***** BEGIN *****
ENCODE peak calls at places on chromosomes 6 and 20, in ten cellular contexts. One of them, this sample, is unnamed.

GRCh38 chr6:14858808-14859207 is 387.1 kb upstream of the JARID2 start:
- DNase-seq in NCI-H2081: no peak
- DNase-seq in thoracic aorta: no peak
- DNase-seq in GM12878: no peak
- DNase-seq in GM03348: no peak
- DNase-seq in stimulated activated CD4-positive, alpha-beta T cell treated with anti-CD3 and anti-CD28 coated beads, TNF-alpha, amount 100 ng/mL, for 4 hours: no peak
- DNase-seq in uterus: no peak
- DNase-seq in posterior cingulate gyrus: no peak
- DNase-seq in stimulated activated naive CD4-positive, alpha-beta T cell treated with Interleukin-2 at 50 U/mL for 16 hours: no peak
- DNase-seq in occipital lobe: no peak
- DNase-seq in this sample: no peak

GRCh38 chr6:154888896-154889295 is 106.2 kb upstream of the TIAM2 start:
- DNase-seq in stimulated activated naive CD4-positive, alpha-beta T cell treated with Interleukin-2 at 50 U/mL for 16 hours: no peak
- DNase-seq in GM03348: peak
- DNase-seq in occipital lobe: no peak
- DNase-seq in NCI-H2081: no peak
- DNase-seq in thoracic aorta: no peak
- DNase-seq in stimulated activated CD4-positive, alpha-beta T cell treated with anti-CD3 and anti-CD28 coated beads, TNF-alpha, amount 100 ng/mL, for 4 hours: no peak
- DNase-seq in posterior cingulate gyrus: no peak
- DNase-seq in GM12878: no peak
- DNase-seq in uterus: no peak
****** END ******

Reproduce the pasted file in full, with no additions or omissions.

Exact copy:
ENCODE peak calls at places on chromosomes 6 and 20, in ten cellular contexts. One of them, this sample, is unnamed.

GRCh38 chr6:14858808-14859207 is 387.1 kb upstream of the JARID2 start:
- DNase-seq in NCI-H2081: no peak
- DNase-seq in thoracic aorta: no peak
- DNase-seq in GM12878: no peak
- DNase-seq in GM03348: no peak
- DNase-seq in stimulated activated CD4-positive, alpha-beta T cell treated with anti-CD3 and anti-CD28 coated beads, TNF-alpha, amount 100 ng/mL, for 4 hours: no peak
- DNase-seq in uterus: no peak
- DNase-seq in posterior cingulate gyrus: no peak
- DNase-seq in stimulated activated naive CD4-positive, alpha-beta T cell treated with Interleukin-2 at 50 U/mL for 16 hours: no peak
- DNase-seq in occipital lobe: no peak
- DNase-seq in this sample: no peak

GRCh38 chr6:154888896-154889295 is 106.2 kb upstream of the TIAM2 start:
- DNase-seq in stimulated activated naive CD4-positive, alpha-beta T cell treated with Interleukin-2 at 50 U/mL for 16 hours: no peak
- DNase-seq in GM03348: peak
- DNase-seq in occipital lobe: no peak
- DNase-seq in NCI-H2081: no peak
- DNase-seq in thoracic aorta: no peak
- DNase-seq in stimulated activated CD4-positive, alpha-beta T cell treated with anti-CD3 and anti-CD28 coated beads, TNF-alpha, amount 100 ng/mL, for 4 hours: no peak
- DNase-seq in posterior cingulate gyrus: no peak
- DNase-seq in GM12878: no peak
- DNase-seq in uterus: no peak